International parleys by Bangladesh on the crisis have already begun this time also. At a meeting on the sidelines of an Organisation of the Islamic Conference (OIC) summit last week, Bangladesh President Md Abdul Hamid has talked about his country's proposal for creating a 'safe zone' for Rohingya refugees on the Bangladesh-Myanmar no man's land. He was discussing the issue with his Turkish counterpart Recep Tayyip Erdogan. The Bangladesh President suggested that the initiatives for the 'safe zone' be taken by the UN, the OIC and other international organisations.


Prime Minister Sheikh Hasina has explained, Bangladesh considers it to be a duty to stand by the latest phase of Rohingya influx as it has become a humanitarian crisis. She has, however, taken a tough stance and asked Myanmar to take back all the Rohingya refugees from Bangladesh. The problem has been created by Myanmar. That's why it should be resolved by that country, she said in Parliament last week. The premier echoed her assertive position while visiting Rohingya refugees' registered camps in Cox's Bazar on September 12.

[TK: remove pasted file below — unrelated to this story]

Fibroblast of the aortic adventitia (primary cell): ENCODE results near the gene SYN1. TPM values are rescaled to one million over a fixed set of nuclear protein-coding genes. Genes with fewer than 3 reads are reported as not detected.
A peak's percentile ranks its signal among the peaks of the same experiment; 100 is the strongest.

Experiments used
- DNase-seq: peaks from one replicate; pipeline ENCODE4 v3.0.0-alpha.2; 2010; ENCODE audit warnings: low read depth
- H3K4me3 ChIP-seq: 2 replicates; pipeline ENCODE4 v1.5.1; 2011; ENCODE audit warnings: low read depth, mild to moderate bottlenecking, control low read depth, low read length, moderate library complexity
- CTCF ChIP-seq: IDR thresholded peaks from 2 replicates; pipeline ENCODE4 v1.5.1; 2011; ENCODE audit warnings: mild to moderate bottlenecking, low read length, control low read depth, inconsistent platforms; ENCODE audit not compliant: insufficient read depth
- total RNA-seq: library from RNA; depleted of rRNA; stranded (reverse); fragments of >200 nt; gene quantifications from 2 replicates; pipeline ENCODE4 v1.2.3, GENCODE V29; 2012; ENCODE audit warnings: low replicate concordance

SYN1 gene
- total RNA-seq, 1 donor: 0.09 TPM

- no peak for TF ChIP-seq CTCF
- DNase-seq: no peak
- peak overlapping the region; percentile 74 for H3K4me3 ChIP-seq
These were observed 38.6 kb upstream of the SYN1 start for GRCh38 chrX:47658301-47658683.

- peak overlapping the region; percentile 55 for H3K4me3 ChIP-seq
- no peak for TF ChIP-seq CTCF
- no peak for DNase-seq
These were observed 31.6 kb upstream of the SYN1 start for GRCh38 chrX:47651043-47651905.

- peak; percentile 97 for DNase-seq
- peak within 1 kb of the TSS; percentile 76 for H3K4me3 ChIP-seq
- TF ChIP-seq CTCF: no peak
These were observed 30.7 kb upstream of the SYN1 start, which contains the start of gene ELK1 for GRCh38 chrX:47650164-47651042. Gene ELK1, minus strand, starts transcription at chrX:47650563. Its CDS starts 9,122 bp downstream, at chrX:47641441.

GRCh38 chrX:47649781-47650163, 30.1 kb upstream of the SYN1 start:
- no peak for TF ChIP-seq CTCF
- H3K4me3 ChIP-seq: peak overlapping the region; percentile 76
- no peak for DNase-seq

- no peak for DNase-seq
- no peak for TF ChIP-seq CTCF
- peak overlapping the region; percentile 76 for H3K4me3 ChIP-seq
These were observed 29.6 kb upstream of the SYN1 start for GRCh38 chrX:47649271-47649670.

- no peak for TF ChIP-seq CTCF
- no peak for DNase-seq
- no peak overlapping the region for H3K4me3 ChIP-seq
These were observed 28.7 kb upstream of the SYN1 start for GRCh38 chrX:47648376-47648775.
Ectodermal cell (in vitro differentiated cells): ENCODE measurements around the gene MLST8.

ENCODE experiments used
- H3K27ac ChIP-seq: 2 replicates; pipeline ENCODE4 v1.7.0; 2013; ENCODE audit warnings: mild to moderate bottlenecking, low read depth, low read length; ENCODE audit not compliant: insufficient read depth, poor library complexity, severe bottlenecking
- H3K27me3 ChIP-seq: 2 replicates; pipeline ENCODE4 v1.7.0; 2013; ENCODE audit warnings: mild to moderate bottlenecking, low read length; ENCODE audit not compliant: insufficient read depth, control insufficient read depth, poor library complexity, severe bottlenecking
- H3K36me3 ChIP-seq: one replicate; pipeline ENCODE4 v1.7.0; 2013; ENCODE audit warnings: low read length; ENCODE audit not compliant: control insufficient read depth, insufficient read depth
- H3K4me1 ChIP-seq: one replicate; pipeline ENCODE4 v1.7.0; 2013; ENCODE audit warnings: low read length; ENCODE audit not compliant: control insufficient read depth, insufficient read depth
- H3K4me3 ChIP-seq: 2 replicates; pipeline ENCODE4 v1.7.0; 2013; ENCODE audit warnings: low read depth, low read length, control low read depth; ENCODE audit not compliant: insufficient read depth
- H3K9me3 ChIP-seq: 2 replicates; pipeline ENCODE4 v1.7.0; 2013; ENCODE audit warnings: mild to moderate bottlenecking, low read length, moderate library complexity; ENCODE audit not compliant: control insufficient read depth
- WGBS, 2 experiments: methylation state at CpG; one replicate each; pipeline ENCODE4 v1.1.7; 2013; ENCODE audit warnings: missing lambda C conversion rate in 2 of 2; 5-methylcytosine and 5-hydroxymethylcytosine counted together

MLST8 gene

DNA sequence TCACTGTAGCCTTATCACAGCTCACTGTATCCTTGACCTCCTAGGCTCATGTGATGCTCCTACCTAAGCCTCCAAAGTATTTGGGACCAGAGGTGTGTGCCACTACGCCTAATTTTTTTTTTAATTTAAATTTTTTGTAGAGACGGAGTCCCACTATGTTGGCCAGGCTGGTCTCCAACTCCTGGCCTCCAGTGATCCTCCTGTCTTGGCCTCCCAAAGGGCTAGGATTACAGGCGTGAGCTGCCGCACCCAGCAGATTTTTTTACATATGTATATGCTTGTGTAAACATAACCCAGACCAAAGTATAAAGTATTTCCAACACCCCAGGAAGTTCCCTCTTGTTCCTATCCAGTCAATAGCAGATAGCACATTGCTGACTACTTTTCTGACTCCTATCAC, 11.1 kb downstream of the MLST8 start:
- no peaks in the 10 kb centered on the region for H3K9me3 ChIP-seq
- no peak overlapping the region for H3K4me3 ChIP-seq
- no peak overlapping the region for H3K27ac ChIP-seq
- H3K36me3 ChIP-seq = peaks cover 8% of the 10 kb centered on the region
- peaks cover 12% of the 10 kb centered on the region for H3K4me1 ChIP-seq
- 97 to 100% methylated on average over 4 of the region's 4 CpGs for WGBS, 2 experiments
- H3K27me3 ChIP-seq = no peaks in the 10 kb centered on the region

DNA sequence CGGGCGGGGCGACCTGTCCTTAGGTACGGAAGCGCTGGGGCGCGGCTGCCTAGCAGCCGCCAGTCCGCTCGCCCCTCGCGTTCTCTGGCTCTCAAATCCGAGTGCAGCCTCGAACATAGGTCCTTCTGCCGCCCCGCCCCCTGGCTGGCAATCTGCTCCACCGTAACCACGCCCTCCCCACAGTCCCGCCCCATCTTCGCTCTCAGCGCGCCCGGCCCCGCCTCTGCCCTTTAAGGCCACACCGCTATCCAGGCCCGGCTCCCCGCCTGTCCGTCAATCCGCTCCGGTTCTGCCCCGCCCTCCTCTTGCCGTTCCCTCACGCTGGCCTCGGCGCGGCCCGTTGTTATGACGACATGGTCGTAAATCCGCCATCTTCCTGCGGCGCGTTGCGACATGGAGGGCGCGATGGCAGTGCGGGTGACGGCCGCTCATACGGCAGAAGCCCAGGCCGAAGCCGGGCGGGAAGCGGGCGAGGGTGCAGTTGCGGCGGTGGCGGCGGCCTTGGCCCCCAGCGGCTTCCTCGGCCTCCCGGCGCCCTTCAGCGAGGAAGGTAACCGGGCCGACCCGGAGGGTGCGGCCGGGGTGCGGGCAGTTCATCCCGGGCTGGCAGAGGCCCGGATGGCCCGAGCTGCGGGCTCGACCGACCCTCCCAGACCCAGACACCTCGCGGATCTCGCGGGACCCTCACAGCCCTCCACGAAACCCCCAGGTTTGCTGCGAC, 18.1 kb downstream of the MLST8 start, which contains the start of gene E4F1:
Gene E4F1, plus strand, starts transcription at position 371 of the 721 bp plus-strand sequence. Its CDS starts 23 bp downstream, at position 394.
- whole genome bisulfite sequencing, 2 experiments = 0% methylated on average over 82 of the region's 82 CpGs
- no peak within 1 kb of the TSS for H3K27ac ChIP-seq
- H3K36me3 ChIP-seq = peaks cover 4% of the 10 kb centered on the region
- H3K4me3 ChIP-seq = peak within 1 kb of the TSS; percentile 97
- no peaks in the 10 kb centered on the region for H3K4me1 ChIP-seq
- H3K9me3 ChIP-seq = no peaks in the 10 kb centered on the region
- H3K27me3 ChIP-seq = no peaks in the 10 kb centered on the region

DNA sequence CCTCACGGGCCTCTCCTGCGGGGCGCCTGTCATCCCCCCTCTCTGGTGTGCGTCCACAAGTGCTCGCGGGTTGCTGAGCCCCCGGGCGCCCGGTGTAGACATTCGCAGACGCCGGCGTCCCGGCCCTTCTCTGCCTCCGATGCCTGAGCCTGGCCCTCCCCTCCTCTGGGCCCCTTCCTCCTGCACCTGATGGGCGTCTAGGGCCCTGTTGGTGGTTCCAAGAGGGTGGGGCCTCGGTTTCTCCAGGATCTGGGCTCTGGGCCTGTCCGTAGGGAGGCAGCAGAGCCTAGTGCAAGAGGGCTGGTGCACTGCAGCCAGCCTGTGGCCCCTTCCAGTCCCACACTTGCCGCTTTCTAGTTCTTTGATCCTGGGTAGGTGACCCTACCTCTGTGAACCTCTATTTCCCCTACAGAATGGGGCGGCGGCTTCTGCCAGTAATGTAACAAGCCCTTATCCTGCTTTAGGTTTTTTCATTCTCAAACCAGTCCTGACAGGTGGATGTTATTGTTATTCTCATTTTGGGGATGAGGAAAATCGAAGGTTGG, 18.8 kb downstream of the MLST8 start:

In terms of geopolitical magnitude, the crisis seems to be destined to go beyond the confines of Bangladesh. Given the alarming speed at which the Rohingya refugee deadlock is assuming a volatile character, the world may have little time to act before it snowballs into a regional imbroglio.  Moreover, the global theatre has been on constant change. Or else, the responses of many a powerful nation to the refugee crisis would not have been this fast and filled with far-reaching potential. The strong stance taken by the US seems a pointer to this. The Trump administration has been calling upon Myanmar to arrive at a peaceful solution to the crisis since the very beginning. Lately, the US government began stressing the implementation of the recommendations of the Annan Commission, an international probe led by former UN Secretary General Kofi Annan at the invitation San Suu Kyi, Myanmar's State Counsellor. Parliament members and higher-level government spokespersons in dozens of major countries including the European Union (EU) continue to urge Myanmar to take expeditious steps to solve the crisis. Nations and world forums have called upon the UN to include the Rohingya issue in the agenda of the forthcoming UN General Assembly. The United Nations Human Rights Council in Geneva on Monday called the 'cruel military operation' against Rohingya Muslims in Myanmar's Rakhine state a textbook example of ethnic cleansing. Meanwhile, twelve Nobel laureates, including Dr Muhammad Yunus, and 18 other global figures on September 13 called upon the UN Security Council (UNSC) to act immediately to end the Rohingya crisis.